As might be expected, the Highland tillers of the soil did not produce sufficient corn to enable them to sell any. On the contrary, the inhabitants of the glens and the islands were under the necessity of bringing in large quantities of meal, which, in the case of the southern Highlands, came from the Lowlands, and, in the case of the north and west, from the districts of the Moray, Beauly, and Cromarty Firths, and the county of Caithness. What they mainly relied on for a return in money was their live stock, consisting of cattle, horses, sheep, goats, and pigs, which found their way into the Lowlands and England. The great cattle markets were held at Crieff. In 1297 large droves of cattle, sheep, and pigs were sent to Edward the First of England at Lochindorb in Strathspey. In 1502 the Laird of Grant supplied the King of Scotland with 69 cattle. Some idea of the number and variety of the stock raised in the glens is given by the legal proceedings which followed "the Great Raid" made by the Macdonalds and Camerons on Glen-Urquhart in 1545, in which was taken a magnificent spoil, consisting of 1188 fullgrown cattle, 392 young cattle, 525 calves, 2 plough oxen, 383 horses and mares, 1978 sheep, 1099 lambs, 1410 goats, 794 kids, 122 swine, 64 geese—in addition to 3006 bolls of oats, 1277 bolls of here and barley, furniture and household goods of the value of £533 2s., £312 in money, twenty pieces of artillery from Urquhart Castle, ten stands of harness, three great boats, and a quantity of linen and woollen cloth. Until long after Culloden, great nurnbers of horses were reared in the Highlands and Islands—especially in the Long Island. In a report made in 1804 by Dr. Robertson to the Board of Agriculture, on the estate of agriculture in the county of Inverness, he writes: "In Glenmoriston alone, a district of no great extent, a gentleman of veracity told me there were 900 horses till very lately." During the summer and autumn mouths, the herds and flocks were kept on the high moorlands, which were separated from the arable lands and lower pastures by head-dykes, or, iii the distant shielings, to which a certain number of the people annually migrated, and which were the scenes of much sport and mirth. Later in the year the stock fed on the hitherto preserved grazings within the headdykes, and, after the corn was secured, they wandered over the stubble fields. With the exception of the milk cows, animals were seldom housed in winter, and in severe winters and springs many perished. From the milk was made much butter and cheese, which found its way to the markets of Inverness, Perth, Inveraray, and other centres.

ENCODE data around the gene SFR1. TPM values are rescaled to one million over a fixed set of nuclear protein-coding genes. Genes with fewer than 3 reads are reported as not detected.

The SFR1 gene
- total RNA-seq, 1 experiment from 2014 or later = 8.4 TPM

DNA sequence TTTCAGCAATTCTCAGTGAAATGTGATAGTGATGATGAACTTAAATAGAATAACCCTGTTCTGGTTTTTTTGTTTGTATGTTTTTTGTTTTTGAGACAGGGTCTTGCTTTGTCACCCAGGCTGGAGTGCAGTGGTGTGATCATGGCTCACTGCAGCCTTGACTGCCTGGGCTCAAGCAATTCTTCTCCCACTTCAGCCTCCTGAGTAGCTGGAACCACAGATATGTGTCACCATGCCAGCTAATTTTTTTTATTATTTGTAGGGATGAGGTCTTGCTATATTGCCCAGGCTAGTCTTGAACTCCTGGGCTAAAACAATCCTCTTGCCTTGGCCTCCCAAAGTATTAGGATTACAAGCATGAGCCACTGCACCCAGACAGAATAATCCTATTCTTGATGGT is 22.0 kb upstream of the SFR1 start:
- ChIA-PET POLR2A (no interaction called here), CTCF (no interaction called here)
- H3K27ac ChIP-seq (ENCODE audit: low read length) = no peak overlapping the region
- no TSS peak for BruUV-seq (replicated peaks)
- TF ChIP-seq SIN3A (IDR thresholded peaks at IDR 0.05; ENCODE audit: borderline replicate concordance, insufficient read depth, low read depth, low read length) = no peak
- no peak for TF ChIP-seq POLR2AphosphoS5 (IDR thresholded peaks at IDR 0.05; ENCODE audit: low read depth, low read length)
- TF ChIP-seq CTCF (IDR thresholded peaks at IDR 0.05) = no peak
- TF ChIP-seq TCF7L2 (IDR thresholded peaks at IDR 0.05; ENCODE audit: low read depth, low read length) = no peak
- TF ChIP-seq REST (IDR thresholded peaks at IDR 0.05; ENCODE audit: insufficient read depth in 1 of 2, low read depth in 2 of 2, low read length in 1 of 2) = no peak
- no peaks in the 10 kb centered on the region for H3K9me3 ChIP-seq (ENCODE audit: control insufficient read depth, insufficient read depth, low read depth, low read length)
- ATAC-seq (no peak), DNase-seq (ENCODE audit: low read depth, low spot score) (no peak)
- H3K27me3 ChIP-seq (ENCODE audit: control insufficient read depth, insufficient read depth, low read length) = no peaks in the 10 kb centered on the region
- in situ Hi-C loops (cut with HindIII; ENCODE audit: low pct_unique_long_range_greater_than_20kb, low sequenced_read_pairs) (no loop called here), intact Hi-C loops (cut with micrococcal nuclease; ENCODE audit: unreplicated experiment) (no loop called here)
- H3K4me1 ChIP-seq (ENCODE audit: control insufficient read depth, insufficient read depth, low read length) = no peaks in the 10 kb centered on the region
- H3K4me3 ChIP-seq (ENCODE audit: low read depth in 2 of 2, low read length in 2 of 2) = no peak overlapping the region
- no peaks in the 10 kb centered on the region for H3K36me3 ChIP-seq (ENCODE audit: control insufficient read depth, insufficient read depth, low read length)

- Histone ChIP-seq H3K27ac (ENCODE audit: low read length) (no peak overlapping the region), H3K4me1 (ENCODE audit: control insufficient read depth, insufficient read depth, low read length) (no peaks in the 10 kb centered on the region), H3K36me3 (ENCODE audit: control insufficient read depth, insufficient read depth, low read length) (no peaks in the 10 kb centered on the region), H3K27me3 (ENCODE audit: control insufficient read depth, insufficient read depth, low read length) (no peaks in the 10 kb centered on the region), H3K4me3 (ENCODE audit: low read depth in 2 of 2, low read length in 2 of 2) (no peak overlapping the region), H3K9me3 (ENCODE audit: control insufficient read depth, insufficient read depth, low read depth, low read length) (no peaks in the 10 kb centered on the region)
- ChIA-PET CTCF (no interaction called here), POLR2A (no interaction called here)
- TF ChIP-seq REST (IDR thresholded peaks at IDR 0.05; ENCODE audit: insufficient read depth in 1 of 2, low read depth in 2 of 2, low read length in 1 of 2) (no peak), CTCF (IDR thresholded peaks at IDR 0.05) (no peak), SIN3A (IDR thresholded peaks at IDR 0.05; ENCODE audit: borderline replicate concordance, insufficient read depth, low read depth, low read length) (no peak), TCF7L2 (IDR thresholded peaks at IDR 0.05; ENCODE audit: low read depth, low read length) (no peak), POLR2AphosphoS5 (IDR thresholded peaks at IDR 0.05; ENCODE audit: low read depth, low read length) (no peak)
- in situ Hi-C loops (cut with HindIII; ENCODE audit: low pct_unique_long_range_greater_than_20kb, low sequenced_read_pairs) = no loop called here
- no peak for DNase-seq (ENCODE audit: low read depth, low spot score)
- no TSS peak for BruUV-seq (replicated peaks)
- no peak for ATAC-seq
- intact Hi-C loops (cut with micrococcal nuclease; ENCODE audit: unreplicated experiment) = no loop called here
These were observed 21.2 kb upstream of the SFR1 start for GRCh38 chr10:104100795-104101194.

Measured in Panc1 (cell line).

The annual yield of wool and hides was an important source of revenue. There are references to the wool and hide trade as early as the thirteenth century, and it no doubt existed long before then. Large quantities of wool, hides and leather were sent to market, but much wool was spun by the housewives and their daughters with distaff and spindle—the spinning-wheel having only come into general use about 1750. Many hides were "barked" into leather at home. The yarn was dyed also at home, beautiful and lasting colours being produced from various lichens (crotal), and from heather, berries, dulse, alder, furze, broom, dandelion, and other plants and herbs. Local weavers wove the yarn into blankets, plaids, tartans, and such cloths as are now known as "tweeds," for home use and for sale. The records of Inverness show that in the sixteenth century that town, which by royal charters had a monopoly of trade over its then extensive shire, which embraced the present counties of Inverness, Ross, Sutherland, and Caithness, and the portion of Argyllshire lying to the west of Loch Linnhe and to the north of the Sound of Mull, collected large quantities of these commodities from that wide district, and sent them to the south of Scotland, England, and the Continent. The trade of Inverness with the greater part of the Highlands in cloth, hides, and leather was very extensive. Leather, as has been said, was made locally, but the bulk of it was manufactured in Inverness, where there were many tan-yards in the sixteenth century, and earlier. The burgesses of the town sent it to Leith, England, Flanders, and France.